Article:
Mosh (Mobile Shell) for dealing with intermittent connections

What is Mosh useful for?

Sometimes you are in an environment where network connectivity is flakey or intermittent, or you end up moving between different wireless access points that don’t support transparently roaming between them without changing your ip address. In these cases your SSH session can fail frequently. Depending on the work you are doing the best answer might be to run a screen or tmux session that allows your processes to stay alive when your network connection drops. But if the drops are frequent enough the hassle of doing this can still be frustrating. Mosh is another option that can help you stay productive with less interruptions.

Mosh is an SSH-like remote access protocol that uses UDP for network traffic, enabling it to be able to heal connection issues faster when network connectivity is less than ideal. A mosh session is bootstrapped by starting an SSH session to establish trust, and then moving into a separate fully-encrypted UDP-based connection. Because Mosh uses UDP for transport it’s more likely to be filtered by aggressive firewalls (especially on public WiFi access points), so it isn’t always the right tool to use. Mosh is also less like SSH and more like a remote dumb terminal that transmits your keystrokes to the server and, and information about what the terminal looks like on the other end back to the client. This means that mosh is only a substitute for SSH when you desire the human-interactive aspect, mosh can’t tunnel traffic or do any of the other fancy tricks that SSH can do.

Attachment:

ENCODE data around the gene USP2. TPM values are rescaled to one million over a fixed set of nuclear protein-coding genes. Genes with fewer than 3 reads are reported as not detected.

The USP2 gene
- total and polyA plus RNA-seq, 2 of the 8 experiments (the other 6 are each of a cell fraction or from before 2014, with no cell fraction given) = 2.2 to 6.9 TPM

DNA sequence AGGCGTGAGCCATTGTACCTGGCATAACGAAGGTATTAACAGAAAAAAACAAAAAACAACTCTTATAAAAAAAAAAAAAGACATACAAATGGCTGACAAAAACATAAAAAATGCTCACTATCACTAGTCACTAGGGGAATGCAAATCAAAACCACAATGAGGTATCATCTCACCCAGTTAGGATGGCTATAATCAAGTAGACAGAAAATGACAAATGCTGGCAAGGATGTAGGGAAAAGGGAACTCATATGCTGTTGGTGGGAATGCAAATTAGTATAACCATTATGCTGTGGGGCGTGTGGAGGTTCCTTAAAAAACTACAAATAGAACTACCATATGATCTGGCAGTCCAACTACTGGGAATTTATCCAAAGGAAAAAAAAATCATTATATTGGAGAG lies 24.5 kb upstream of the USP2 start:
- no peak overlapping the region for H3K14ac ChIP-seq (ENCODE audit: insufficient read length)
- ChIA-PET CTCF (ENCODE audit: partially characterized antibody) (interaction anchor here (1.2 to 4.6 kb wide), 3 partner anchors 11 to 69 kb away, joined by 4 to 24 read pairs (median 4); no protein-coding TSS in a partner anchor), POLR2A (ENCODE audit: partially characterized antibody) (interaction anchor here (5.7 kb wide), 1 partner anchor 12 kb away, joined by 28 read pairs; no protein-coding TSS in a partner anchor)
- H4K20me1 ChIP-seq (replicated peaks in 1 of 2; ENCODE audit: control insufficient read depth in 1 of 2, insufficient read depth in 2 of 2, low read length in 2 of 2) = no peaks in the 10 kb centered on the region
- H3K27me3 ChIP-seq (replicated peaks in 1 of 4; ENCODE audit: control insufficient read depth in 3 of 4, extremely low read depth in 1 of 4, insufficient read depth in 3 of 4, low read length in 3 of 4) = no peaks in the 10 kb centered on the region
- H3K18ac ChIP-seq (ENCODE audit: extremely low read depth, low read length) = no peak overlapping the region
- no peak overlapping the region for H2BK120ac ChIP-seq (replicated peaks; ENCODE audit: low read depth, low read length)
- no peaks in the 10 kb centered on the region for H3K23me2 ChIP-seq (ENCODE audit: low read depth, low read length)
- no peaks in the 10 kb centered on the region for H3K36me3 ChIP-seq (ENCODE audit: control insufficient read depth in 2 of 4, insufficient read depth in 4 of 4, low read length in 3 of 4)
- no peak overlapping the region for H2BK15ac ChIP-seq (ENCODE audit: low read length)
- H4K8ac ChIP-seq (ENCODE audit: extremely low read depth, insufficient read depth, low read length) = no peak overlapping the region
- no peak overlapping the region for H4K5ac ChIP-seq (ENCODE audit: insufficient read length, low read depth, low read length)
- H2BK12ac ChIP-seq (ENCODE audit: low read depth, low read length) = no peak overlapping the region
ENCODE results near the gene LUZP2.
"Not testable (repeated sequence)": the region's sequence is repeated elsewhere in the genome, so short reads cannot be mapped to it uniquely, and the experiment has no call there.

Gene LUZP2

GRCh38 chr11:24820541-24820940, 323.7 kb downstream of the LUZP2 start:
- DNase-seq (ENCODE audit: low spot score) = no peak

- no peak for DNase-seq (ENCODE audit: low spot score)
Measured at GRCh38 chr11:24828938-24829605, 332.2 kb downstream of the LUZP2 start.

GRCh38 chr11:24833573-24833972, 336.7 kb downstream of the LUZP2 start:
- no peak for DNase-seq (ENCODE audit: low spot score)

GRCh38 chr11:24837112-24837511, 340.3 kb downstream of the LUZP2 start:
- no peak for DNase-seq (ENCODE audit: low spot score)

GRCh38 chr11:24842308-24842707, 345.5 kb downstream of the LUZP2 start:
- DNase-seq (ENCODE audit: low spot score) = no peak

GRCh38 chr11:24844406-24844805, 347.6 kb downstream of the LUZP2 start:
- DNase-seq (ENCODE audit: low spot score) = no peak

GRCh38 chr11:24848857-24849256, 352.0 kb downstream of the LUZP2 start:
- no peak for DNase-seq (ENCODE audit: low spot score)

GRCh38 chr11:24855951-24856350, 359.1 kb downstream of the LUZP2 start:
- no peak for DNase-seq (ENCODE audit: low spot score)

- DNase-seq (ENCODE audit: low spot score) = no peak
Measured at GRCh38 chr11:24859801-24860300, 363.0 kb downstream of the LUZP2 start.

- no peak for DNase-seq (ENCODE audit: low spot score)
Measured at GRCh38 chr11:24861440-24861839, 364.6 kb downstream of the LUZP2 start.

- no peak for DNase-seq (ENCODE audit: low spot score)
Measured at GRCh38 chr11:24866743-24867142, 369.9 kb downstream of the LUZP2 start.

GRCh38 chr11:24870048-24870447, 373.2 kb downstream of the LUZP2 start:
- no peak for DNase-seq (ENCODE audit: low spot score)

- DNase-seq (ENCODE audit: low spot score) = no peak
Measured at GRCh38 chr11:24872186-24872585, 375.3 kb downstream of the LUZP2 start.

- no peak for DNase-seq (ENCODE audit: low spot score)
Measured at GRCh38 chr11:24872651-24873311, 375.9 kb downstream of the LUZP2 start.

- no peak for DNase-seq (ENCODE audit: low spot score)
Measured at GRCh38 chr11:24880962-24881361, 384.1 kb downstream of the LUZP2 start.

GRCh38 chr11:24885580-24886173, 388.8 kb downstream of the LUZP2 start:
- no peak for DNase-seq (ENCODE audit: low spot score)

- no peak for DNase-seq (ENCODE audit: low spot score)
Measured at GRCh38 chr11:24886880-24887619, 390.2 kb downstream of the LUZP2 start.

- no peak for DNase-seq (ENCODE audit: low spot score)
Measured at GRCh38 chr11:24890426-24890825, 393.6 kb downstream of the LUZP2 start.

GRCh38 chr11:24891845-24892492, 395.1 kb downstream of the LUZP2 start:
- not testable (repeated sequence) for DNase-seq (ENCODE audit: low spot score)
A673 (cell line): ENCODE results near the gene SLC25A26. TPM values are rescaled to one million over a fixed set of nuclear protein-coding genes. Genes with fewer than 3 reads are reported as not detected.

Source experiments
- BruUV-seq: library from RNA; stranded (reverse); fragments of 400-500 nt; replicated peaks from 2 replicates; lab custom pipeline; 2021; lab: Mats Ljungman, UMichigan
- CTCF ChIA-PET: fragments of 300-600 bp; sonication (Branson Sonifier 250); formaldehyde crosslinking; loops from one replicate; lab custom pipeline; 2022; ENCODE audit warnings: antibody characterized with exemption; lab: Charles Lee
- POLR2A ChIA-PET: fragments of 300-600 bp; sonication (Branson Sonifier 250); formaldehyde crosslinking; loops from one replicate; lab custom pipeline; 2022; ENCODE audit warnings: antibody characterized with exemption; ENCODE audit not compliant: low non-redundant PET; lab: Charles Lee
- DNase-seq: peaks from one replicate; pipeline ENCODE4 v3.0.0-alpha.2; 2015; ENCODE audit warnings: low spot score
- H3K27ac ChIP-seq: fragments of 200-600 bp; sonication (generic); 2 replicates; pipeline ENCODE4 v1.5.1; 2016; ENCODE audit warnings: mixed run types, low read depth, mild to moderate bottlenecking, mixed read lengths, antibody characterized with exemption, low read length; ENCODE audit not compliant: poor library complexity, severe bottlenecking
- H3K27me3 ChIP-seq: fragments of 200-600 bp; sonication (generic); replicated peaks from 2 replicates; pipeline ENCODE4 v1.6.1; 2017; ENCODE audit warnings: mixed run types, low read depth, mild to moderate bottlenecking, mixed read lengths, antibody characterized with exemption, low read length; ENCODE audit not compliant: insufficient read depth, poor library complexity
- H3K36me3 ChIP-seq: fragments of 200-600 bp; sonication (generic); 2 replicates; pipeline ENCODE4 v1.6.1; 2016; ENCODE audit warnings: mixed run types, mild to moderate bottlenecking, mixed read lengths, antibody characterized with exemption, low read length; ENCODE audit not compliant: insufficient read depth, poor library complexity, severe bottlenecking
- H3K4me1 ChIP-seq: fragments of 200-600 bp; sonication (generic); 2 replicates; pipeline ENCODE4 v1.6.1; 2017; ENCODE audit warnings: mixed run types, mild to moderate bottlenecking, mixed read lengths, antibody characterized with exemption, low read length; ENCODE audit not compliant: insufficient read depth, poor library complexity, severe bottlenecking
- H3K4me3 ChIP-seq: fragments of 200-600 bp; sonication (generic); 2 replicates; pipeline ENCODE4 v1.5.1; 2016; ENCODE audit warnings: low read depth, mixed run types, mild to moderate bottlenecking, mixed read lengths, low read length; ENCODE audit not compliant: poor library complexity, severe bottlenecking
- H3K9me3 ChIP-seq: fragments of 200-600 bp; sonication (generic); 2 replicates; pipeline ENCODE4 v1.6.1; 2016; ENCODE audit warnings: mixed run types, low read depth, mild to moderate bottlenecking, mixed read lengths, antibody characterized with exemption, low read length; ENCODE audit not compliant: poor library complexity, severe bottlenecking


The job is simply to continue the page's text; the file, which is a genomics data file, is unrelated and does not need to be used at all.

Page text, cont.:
How to get a mosh client?

You will need to get a mosh client for your platform/device. Details can be found at:

What systems can you access via Mosh?

A handful of systems are externally accessible via mosh – including ada/babbage.cs and ruby/rita.cs. Most lab computers will not allow mosh connectivity unless you are on the VPN.